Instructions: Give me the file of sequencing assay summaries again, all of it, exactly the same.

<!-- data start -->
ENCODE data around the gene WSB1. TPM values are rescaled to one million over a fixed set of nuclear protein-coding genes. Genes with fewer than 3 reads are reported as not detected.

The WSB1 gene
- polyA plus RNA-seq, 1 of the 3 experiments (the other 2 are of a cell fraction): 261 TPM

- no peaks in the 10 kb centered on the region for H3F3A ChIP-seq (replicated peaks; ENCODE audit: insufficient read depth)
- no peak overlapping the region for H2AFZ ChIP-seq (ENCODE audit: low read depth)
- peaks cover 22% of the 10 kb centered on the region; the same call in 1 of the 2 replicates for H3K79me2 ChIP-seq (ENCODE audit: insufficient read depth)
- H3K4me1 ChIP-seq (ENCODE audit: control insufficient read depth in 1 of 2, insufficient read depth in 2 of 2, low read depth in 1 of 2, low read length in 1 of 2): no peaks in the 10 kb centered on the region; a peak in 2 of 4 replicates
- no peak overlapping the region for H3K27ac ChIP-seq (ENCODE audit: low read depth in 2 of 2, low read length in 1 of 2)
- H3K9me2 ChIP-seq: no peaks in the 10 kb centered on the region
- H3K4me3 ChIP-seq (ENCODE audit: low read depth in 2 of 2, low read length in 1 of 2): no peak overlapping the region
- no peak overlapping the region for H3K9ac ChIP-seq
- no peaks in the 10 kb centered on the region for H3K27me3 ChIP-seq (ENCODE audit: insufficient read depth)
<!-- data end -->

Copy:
ENCODE data around the gene WSB1. TPM values are rescaled to one million over a fixed set of nuclear protein-coding genes. Genes with fewer than 3 reads are reported as not detected.

The WSB1 gene
- polyA plus RNA-seq, 1 of the 3 experiments (the other 2 are of a cell fraction): 261 TPM

- no peaks in the 10 kb centered on the region for H3F3A ChIP-seq (replicated peaks; ENCODE audit: insufficient read depth)
- no peak overlapping the region for H2AFZ ChIP-seq (ENCODE audit: low read depth)
- peaks cover 22% of the 10 kb centered on the region; the same call in 1 of the 2 replicates for H3K79me2 ChIP-seq (ENCODE audit: insufficient read depth)
- H3K4me1 ChIP-seq (ENCODE audit: control insufficient read depth in 1 of 2, insufficient read depth in 2 of 2, low read depth in 1 of 2, low read length in 1 of 2): no peaks in the 10 kb centered on the region; a peak in 2 of 4 replicates
- no peak overlapping the region for H3K27ac ChIP-seq (ENCODE audit: low read depth in 2 of 2, low read length in 1 of 2)
- H3K9me2 ChIP-seq: no peaks in the 10 kb centered on the region
- H3K4me3 ChIP-seq (ENCODE audit: low read depth in 2 of 2, low read length in 1 of 2): no peak overlapping the region
- no peak overlapping the region for H3K9ac ChIP-seq
- no peaks in the 10 kb centered on the region for H3K27me3 ChIP-seq (ENCODE audit: insufficient read depth)